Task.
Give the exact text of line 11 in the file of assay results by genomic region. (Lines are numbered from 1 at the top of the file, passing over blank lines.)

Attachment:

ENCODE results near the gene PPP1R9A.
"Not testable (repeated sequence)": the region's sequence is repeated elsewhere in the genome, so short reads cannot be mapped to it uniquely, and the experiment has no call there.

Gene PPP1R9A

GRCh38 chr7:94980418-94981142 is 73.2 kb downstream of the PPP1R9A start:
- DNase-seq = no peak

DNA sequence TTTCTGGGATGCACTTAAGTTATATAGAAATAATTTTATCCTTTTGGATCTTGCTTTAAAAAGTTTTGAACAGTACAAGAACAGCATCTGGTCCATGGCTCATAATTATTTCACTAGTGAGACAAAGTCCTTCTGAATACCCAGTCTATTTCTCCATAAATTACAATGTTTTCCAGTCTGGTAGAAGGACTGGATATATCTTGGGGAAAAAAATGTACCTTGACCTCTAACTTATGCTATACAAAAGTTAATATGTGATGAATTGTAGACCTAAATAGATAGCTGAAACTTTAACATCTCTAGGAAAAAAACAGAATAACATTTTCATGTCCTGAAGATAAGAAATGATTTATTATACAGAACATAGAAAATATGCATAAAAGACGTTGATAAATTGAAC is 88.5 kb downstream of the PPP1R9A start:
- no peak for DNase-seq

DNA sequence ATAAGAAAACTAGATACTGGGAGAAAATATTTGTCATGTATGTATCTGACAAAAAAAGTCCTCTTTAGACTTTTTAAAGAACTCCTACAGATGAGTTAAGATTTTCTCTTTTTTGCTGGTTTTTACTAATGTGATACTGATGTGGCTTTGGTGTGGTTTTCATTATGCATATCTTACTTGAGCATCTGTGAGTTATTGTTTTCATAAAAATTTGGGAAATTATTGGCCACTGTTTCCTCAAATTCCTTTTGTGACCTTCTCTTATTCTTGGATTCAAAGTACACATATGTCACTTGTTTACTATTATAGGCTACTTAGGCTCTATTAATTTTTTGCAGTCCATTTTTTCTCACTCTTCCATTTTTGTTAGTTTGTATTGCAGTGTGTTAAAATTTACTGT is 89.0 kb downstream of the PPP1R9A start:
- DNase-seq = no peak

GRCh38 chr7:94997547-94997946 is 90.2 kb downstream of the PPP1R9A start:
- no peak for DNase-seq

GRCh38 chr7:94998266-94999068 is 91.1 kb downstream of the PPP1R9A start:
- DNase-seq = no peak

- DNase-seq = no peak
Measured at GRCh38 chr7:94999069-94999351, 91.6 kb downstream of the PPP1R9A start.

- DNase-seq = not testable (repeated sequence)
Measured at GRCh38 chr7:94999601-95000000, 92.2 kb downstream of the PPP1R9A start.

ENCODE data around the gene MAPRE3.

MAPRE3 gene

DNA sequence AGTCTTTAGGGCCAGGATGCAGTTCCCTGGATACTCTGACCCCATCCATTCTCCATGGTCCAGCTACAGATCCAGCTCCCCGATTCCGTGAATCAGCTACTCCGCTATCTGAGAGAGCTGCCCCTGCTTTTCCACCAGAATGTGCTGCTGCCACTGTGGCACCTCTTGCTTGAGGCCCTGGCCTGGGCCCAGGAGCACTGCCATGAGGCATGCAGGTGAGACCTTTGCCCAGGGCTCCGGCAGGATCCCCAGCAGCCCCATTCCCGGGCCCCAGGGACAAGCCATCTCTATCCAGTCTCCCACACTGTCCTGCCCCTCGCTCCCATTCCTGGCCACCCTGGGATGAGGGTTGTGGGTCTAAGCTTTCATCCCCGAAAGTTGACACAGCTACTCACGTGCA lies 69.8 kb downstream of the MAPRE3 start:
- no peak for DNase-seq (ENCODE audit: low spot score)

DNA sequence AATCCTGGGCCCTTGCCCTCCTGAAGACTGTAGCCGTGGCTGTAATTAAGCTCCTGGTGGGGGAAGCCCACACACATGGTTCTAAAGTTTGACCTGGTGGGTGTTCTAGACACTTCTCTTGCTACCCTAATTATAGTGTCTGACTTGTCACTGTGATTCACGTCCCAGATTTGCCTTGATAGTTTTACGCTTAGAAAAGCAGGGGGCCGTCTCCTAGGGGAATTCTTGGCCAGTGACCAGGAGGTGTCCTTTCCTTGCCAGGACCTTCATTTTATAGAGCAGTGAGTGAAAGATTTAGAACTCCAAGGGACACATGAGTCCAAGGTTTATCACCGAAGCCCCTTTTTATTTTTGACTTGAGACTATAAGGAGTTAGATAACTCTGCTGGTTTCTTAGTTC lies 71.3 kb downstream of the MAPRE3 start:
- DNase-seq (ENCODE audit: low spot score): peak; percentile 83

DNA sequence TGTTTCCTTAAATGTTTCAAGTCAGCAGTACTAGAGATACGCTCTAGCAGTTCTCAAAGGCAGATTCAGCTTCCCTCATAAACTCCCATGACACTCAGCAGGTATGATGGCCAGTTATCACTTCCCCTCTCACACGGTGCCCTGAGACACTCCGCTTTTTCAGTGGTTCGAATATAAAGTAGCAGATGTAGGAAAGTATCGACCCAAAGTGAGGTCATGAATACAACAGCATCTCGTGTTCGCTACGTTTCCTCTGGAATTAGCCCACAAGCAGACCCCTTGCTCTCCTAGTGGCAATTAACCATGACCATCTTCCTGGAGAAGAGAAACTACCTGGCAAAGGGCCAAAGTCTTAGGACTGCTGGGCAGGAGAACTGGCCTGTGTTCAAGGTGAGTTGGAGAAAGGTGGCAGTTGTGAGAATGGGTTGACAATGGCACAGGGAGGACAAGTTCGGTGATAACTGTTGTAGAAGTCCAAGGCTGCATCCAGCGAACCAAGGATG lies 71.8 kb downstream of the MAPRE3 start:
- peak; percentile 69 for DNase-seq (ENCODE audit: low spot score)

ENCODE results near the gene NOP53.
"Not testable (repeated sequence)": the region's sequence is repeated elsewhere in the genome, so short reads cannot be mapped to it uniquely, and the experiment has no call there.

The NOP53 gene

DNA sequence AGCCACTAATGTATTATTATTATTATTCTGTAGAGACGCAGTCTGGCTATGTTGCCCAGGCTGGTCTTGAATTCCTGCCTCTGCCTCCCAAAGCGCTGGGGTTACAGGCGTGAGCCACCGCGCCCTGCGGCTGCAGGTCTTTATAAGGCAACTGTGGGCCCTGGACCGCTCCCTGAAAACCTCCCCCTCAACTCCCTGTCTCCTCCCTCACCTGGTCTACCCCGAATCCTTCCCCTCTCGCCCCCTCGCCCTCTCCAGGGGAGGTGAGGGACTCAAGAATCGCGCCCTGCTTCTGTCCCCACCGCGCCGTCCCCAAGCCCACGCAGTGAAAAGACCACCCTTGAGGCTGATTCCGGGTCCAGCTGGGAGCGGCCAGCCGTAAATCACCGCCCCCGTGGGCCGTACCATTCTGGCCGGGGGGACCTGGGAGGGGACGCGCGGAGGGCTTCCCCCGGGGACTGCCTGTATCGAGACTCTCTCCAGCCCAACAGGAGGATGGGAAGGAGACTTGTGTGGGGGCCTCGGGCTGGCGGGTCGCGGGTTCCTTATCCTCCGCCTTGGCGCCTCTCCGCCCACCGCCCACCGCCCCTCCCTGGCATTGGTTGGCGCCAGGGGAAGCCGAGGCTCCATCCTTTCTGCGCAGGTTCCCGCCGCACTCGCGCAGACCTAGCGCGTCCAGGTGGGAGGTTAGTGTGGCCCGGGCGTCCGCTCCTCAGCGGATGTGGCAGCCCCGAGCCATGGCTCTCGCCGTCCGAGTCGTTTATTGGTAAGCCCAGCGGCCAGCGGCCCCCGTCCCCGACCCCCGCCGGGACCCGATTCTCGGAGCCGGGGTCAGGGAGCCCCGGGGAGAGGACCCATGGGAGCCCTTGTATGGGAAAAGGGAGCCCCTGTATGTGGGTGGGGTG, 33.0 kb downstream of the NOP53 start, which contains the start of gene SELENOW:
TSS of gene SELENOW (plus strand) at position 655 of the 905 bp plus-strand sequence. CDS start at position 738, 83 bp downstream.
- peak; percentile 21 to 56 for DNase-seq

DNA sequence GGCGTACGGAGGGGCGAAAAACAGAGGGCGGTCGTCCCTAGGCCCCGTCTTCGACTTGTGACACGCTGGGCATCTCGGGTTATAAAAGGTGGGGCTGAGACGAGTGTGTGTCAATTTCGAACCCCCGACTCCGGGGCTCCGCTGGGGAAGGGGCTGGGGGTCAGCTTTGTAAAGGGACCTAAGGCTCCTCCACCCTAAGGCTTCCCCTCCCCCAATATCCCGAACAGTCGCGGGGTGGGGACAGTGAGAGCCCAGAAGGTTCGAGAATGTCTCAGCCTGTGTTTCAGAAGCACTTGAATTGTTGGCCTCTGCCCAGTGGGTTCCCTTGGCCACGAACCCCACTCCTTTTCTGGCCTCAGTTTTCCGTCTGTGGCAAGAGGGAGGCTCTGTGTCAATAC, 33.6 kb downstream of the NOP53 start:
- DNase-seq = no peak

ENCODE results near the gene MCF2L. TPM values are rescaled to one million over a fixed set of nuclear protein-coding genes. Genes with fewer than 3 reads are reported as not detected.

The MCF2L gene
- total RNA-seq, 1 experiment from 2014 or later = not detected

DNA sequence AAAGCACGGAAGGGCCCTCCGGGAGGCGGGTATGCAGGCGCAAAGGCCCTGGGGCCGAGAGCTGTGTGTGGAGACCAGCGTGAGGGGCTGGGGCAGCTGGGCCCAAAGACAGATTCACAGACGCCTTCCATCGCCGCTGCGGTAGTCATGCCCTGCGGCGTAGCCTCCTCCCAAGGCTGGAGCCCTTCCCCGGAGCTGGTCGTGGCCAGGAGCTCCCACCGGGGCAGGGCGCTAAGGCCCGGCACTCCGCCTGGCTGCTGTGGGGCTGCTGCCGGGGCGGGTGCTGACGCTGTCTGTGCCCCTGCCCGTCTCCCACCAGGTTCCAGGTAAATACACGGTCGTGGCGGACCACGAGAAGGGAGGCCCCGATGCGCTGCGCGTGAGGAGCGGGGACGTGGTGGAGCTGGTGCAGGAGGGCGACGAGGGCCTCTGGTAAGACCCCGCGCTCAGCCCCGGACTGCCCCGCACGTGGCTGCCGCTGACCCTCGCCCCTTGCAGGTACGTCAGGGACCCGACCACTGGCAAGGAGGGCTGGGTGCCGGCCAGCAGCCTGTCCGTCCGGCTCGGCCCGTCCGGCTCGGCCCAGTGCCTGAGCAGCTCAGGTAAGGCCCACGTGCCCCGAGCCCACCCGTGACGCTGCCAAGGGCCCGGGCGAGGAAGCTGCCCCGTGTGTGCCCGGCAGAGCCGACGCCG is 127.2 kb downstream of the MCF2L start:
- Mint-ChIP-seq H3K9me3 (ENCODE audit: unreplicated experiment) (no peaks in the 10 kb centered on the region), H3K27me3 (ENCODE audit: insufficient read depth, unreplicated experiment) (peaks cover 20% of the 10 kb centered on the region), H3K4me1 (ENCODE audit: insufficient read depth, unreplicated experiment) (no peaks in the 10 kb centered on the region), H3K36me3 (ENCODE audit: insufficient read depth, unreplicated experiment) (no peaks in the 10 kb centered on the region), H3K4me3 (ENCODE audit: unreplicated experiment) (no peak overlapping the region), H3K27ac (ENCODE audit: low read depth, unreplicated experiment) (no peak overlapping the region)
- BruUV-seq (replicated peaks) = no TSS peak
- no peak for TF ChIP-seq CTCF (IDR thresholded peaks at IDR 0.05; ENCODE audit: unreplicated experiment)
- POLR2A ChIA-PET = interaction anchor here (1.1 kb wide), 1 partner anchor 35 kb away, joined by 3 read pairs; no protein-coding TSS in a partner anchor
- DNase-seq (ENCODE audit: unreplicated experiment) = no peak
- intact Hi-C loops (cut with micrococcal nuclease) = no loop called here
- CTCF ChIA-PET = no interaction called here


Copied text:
- no peak for DNase-seq